Art and Composite Culture in South Asian History
Can art and architecture help us better understand and teach the history of Buddhism, the rise of early modern empires, or global capitalism?
Art and Composite Culture in South Asian History is a one-week program that takes key instances of art production in South Asia from the past 2000 years to explore the cultural mixing, syncretism, and hybridity that shaped the region’s pluralistic history. The goal of the program is to offer an indispensable toolkit of skills for visual analysis and interpretation that can be used to teach South Asia’s history in dynamic and creative ways. Led by art historians, historians, and museum curators, this week of lectures, discussions, and practicums will allow participants to generate the depth and context required to teach South Asian history through its visual arts. To this end, we will also spend a day at the San Diego Museum of Art for a hands-on study of South Asian paintings. Educators will return to their classrooms ready to engage their students through an exploration of the visual arts.
Why South Asia?
25% of the world’s population—1,969,698,868 people as of October 31, 2021—currently live in South Asia, that is, the region constituting the countries of Afghanistan, Bangladesh, Bhutan, India, Nepal, Pakistan, Sri Lanka, and the Maldives. Home to one of the world’s earliest known civilizations, South Asia was the birthplace of four major world religions (Hinduism, Buddhism, Jainism, and Sikhism) and was perceived as a land of astonishing wealth in European accounts of travel, trade, and empire from Roman times onwards. Indeed, the region was at the epicenter of the two of the pre-modern world’s most robust trade networks, the core component (the professed “jewel in the crown”) of the British Empire, and is now the world’s largest democracy.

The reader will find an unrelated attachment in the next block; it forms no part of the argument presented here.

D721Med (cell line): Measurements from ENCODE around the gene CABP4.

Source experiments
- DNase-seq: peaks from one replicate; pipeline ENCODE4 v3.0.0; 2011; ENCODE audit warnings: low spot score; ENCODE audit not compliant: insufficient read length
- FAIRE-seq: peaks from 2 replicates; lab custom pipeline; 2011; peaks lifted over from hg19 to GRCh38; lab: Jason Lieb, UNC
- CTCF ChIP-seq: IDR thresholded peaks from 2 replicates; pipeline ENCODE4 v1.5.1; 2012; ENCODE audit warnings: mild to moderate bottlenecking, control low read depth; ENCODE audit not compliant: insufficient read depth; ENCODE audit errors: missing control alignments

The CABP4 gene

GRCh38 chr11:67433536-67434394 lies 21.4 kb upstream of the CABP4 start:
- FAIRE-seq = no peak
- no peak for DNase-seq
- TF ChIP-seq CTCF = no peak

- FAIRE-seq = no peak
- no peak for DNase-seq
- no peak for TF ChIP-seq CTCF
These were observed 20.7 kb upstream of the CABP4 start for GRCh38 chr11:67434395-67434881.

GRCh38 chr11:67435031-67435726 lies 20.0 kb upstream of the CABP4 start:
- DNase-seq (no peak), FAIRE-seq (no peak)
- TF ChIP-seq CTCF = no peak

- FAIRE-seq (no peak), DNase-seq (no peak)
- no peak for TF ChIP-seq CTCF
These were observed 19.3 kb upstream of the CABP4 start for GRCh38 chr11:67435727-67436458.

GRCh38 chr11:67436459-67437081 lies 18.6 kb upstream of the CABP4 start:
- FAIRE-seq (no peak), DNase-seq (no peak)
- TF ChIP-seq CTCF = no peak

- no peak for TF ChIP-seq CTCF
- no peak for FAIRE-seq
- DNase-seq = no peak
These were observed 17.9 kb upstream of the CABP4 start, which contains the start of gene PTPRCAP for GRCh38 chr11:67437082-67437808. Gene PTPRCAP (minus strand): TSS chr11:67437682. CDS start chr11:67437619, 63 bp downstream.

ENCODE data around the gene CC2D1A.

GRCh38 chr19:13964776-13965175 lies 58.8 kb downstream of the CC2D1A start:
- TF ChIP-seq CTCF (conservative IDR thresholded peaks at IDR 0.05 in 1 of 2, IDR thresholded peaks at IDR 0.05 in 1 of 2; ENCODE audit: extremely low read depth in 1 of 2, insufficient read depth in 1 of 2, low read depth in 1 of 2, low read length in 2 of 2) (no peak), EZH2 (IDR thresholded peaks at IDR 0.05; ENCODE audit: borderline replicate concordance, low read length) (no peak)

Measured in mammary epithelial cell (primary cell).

But despite its vital role in world history, South Asian history is often allocated only a tiny share of textbook pages. Within common world history narratives, the focus is heavily heavily on the tenets and expansion of major religions, rather than South Asia’s rich and complex history as a major crucible that shaped world politics (think ahimsa), creative cultures (think yoga), and intellectual traditions (think decimal system). This limited focus leaves students with a significant gap in their understanding of the South Asia’s crucial role in shaping the world’s past, present, and future.
Why Composite Culture?
With the worldwide resurgence of ethnonationalist politics in the last few decades, composite cultures—that is, the hybrid cultural practices and beliefs that shape society—are under threat across the world. It is in the context of such global political discourses that this one-week program turns to the composite cultures of South Asia, a region that is home to numerous religions, cultures, and languages. The aim is to explore pluralistic histories of coexistence and cultural adoptions that were shaped both by the global movement of objects and ideas from the first millennia onwards and the longue durée history of syncretic practices in the region.